We appreciate that the TL515U includes built-in Wi-Fi, which saves the cost of buying a dongle or using an alternative. Instead of selling a proprietary Skype camera for use with the TV, Toshiba simply recommends getting any Skype certified camera. In the same vein it recommends purchasing any inexpensive IR blaster/emitter for use with the TV's IR pass-through feature, which allows the TV to pass remote control signals through to other gear--a nice extra if you want to stash your equipment out of sight.
Toshiba will sell a "voice control peripheral" that consists of a USB receiver that plugs into one of the USB ports, as well as a voice recorder--a little black box that sits on your coffee table. According to the company, "the user claps to enable voice control and then speaks various commands like "volume up," "channel 55," "channel down," etc. Pricing and availability for the device have not been determined.
|Amazon Instant||No||Hulu Plus||No|
Toshiba's selection of video Apps outdoes that of Sharp and Philips, but falls short of the other major TV makers by missing Amazon and Hulu Plus. Audio is represented only by Pandora.
The main interface is called Net TV, and hitting the corresponding remote button shows all seven choices at once via an easy-to-grok semicircle with nice big icons--although we didn't appreciate the somewhat sluggish progression from one to the next. Netflix gets the new interface, with search, YouTube uses the "lean back" GUI Google developed, and navigating the services was snappy enough.
Unlike some other TVs the TL515U lacks a dedicated app store, but the presence of umpteen near-useless (and a few nearly useful) Yahoo Widgets should soften the blow. Among the latter class is Facebook, Twitter, and eBay along with the usual weather, sports, and news. Among the former are 12 games and 37 local TV stations' widgets--with no easy way to sort through them to find one that might represent your locality.
|Adjustable picture modes||6||Fine dejudder control||No|
|Color temperature presets||10||Fine color temperature control||2 points|
|Gamma presets||30||Color management system||Yes|
Nothing major goes missing here, although the Toshiba lacks the 10-point grayscale and fine dejudder adjustments of LG and Samsung. While there is a CMS, it caused more problems than it fixed, so we didn't use it. Toshiba provides two Movie presets, which is great for tweakers who want to set up for two different lighting conditions for example.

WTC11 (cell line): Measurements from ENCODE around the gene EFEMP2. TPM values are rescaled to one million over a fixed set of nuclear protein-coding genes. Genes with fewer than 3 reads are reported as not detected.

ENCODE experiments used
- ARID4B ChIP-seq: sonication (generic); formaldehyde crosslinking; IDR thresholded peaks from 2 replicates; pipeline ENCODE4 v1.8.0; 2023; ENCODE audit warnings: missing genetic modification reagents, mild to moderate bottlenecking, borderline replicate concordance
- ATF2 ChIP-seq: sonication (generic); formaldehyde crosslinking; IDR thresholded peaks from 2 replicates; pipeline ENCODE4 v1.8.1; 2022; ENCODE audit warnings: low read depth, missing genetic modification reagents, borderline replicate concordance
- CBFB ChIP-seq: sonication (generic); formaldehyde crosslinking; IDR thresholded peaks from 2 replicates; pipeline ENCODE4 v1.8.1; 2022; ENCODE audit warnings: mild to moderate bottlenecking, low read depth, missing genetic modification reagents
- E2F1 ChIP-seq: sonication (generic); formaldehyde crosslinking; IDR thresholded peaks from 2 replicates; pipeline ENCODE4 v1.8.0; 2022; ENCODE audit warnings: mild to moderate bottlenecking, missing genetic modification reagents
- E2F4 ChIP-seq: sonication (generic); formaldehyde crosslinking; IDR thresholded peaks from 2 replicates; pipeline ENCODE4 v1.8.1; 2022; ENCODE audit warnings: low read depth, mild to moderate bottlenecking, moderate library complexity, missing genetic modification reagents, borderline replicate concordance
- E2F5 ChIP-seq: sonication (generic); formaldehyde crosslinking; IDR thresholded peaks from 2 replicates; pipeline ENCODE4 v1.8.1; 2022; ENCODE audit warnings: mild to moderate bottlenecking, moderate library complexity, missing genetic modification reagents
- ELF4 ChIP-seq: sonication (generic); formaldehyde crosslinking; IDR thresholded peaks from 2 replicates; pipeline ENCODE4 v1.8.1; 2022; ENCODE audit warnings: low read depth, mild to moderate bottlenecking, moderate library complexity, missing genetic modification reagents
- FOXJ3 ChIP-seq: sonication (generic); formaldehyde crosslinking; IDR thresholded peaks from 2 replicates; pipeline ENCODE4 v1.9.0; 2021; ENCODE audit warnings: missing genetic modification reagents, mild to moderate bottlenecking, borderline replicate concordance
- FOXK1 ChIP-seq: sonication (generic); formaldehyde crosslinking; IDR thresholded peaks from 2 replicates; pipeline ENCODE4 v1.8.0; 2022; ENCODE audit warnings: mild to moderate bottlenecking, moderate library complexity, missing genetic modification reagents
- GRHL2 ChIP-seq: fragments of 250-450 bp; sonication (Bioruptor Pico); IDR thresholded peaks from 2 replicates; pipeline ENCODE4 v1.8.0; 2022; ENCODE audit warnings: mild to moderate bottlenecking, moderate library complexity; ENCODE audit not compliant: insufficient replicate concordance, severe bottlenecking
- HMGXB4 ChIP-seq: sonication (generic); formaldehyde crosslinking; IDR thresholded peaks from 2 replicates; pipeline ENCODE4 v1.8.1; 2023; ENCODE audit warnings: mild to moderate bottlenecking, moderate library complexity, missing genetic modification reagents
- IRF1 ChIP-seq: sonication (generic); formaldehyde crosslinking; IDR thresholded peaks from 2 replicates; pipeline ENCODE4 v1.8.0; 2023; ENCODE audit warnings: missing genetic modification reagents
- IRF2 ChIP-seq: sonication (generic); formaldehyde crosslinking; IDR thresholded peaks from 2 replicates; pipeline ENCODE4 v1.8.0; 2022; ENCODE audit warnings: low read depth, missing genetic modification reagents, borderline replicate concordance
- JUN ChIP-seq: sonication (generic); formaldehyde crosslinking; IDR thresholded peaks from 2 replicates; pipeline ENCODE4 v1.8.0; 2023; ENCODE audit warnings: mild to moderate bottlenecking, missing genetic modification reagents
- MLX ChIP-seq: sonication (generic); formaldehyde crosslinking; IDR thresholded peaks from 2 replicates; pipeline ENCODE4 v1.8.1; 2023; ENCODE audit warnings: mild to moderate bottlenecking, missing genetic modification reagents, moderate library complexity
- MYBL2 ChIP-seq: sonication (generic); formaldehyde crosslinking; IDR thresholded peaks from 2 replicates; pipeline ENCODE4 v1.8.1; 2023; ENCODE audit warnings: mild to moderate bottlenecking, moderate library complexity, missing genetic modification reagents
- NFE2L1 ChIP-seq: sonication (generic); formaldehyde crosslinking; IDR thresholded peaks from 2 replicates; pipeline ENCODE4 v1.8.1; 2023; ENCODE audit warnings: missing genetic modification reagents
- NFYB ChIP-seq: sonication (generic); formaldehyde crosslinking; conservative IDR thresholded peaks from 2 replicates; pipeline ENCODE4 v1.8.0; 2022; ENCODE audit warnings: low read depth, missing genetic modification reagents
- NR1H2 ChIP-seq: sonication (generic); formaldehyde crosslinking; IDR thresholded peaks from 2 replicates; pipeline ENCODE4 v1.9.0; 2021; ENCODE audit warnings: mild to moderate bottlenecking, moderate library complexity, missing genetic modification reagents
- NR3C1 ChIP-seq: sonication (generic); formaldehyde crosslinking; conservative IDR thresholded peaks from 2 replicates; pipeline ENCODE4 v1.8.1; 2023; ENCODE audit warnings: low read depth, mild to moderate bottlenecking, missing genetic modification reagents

We appreciated that Netflix and Vudu allows adjustment of most picture parameters, although fine color temperature is excluded.
|HDMI inputs||4||Component video inputs||1|
|Composite video input(s)||2||VGA-style PC input(s)||1|
|USB port||#TK back, #TK side||Ethernet (LAN) port||Y/N|
The selection here is perfectly fine, although, as with most thin TVs, you'll need to use the included breakout cables to connect analog video sources.
The Toshiba was a good performer overall, although a couple of flaws prevented it from standing among the best edge-lit LED-based LCDs we've tested. It's capable of deep black levels in dark scenes, but its overly-active backlight spoiled those blacks as scenes changed in brightness. Color fidelity also fell short of the better sets. On the other hand blooming was minimal, uniformity solid and video processing better than average. 3D picture quality was, as we saw on the other passive TVs we've reviewed, inferior to active in key ways, but should still be appealing to less discerning eyes (and people who want to save money on a family's worth of glasses).
The two Movie presets are both more accurate than the others. The main difference between them is that Movie 2 engages Dynalight (turning on local dimming) while Movie 1 turns it off. The darker black levels of Dynalight are worth the trade-offs in our opinion (see below). In the default settings Movie 2 had a blue grayscale, inaccurate color, and crushed shadow detail. Our calibration was able to significantly improve the grayscale, although we couldn't fully fix the other issues. The fact that the TV didn't display blacker-than-black made setting brightness, which affects black level, more subjective than it should be.
The biggest Geek Box issues were gamma and gamut luminance, and because of Dynalight's fluctuation we couldn't accurately measure or calibrate either one using standard window patterns (we ended up setting gamma controls by eye and leaving color in the default position). We also noticed blocky artifacts in many areas when we engaged the Color Master CMS, so we left it turned off. In case you're curious, we also performed a calibration in Movie 1, with Dynalight off and have included it in the picture settings linked above. Black levels were terrible, however, with 0% measuring 0.051 Fl--the worst we've seen on a 2011 TV.
For our image quality tests we watched "Tron: Legacy" on Blu-ray and compared the Toshiba to the TVs below.